The interminable power struggle within Israel’s patchwork coalition profoundly damaged the Diaspora this week after the prime minister reneged on his pledge to establish a permanent space for progressive Jews at Judaism’s holiest site.

He may have succeeded in fractionally reinforcing his position by acquiescing to the demands of the Charedi United Torah Judaism Party and Sephardi Orthodox Shas Party, but Benjamin Netanyahu sent a devastating message to Jews worldwide by overturning a decision to create an egalitarian prayer section at the Kotel: non-Orthodox Jews have a home in the Jewish state, but not at its most important site.

The Israel Movement for Reform and Progressive Judaism plans to take the battle to Israel’s Supreme Court, while here in the UK rabbis Laura Janner-Klausner of the Reform Movement and Danny Rich of Liberal Judaism did not mince their words, branding the decision a “betrayal of Israeli and Diaspora Jewry.”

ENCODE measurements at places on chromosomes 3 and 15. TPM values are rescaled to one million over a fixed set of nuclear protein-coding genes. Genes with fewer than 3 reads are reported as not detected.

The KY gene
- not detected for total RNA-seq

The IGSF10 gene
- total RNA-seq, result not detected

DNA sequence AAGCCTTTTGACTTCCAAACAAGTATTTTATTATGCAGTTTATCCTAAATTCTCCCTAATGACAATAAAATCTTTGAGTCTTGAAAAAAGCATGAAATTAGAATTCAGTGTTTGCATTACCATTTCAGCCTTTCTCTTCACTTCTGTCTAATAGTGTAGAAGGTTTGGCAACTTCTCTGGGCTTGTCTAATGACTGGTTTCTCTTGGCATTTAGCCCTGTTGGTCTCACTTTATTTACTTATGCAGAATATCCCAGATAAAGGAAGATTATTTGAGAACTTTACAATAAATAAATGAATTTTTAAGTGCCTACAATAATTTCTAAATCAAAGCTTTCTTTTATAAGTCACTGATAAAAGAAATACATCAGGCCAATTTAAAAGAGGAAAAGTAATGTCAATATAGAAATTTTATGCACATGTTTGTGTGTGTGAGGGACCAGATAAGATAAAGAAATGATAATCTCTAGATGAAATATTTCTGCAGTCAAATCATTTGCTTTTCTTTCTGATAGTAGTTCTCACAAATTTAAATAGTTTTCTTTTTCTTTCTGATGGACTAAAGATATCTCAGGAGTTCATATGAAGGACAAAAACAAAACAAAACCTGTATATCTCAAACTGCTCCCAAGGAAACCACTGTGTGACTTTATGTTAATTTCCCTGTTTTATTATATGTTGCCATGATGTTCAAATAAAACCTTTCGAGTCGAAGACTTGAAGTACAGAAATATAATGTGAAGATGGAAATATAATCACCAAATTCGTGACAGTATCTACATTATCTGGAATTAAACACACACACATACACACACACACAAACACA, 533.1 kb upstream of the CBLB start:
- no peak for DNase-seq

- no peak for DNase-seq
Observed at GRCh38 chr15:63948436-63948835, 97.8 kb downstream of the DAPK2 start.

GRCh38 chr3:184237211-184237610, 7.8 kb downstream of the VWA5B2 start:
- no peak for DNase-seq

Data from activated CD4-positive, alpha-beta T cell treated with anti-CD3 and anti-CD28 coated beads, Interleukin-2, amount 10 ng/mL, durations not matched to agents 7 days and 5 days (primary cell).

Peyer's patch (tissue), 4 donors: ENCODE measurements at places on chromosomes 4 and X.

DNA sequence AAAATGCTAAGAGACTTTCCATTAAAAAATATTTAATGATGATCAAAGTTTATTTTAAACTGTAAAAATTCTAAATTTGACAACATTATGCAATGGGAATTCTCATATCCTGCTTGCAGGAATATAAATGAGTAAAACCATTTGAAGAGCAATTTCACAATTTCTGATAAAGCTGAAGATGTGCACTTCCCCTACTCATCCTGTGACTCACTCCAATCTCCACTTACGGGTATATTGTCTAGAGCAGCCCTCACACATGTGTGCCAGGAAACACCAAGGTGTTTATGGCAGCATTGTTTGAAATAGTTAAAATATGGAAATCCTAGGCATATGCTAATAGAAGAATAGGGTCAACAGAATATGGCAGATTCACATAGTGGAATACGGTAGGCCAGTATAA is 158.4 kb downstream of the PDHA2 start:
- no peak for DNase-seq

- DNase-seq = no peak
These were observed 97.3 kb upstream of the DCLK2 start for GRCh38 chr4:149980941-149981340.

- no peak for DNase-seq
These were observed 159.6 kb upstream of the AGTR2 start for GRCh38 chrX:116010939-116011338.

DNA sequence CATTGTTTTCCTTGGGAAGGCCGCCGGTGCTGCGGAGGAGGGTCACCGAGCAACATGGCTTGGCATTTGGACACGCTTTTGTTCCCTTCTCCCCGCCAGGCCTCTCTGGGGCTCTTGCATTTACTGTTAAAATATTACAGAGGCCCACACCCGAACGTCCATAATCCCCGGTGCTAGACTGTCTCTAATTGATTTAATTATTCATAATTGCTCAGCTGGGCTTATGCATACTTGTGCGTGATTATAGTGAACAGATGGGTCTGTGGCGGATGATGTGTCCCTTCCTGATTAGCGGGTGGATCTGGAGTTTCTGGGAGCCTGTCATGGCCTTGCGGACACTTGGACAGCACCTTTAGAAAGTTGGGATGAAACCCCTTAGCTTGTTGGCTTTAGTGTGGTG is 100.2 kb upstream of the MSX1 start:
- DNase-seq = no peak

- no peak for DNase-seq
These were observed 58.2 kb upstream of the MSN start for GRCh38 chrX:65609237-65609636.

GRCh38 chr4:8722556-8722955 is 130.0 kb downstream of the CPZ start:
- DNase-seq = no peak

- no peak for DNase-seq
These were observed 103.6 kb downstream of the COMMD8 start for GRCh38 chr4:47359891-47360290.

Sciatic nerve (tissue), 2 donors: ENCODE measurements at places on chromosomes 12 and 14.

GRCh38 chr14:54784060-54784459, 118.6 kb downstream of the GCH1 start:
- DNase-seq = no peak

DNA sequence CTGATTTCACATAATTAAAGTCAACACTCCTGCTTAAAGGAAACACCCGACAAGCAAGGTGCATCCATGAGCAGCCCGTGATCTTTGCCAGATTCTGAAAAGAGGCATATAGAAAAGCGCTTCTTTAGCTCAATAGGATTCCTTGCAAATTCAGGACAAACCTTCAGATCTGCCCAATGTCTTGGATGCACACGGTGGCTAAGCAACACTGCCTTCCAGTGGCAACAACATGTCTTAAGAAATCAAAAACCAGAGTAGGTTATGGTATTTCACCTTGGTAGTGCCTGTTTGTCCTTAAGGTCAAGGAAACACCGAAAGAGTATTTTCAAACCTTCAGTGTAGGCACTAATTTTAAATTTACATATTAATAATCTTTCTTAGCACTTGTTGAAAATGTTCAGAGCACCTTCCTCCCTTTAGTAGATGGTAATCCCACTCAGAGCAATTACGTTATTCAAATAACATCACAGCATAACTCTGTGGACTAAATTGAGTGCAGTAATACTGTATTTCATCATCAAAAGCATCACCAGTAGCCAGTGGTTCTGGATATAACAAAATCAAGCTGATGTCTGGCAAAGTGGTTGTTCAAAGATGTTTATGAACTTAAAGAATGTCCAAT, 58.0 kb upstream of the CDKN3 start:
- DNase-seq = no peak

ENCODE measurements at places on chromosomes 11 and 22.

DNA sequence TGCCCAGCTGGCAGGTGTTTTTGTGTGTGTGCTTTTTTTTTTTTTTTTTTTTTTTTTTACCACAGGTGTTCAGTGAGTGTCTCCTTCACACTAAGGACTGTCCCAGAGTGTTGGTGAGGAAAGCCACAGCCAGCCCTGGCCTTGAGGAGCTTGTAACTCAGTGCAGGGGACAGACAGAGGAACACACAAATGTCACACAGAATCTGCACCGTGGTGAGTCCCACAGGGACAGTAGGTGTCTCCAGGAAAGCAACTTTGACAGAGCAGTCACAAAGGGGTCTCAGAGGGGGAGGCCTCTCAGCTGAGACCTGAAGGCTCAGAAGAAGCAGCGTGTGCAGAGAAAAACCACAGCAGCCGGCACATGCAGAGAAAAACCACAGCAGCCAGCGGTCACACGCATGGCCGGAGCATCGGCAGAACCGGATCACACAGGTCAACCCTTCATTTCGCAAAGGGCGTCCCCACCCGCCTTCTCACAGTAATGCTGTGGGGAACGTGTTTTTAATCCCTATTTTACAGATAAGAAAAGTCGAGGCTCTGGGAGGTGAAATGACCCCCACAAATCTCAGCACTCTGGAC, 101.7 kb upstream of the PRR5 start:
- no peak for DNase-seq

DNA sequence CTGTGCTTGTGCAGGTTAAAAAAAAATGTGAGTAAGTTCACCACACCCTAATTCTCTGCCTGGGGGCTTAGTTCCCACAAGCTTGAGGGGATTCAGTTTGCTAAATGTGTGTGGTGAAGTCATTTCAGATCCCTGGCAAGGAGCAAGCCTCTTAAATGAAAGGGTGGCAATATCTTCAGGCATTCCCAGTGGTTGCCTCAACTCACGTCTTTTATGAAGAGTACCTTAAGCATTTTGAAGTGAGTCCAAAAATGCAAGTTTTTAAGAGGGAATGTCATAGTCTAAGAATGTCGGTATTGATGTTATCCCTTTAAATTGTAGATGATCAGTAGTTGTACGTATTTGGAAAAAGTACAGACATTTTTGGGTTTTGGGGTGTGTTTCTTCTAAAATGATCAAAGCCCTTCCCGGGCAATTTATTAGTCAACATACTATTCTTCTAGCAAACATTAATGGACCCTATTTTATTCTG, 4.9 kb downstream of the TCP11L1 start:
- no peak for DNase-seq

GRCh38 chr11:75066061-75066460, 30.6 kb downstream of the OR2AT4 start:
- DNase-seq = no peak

Writing on page four of this week’s newspaper, Rabbi Janner-Klausner is even more forthright in her indignation, lamenting: “The Kotel, the remains of the site which once united us, is now used, misused and abused to divide us more than ever.”

The damage to the Jewish world’s fundamental bond with the Jewish state will be significant. By ensuring the ultra-Orthodox rabbinate maintains complete control of the Western Wall – days after ministers approved a bill requiring the state to only recognise conversions under the auspices of the Charedi-dominated Chief Rabbinate – Netanyahu has propped up his position by letting down the Diaspora.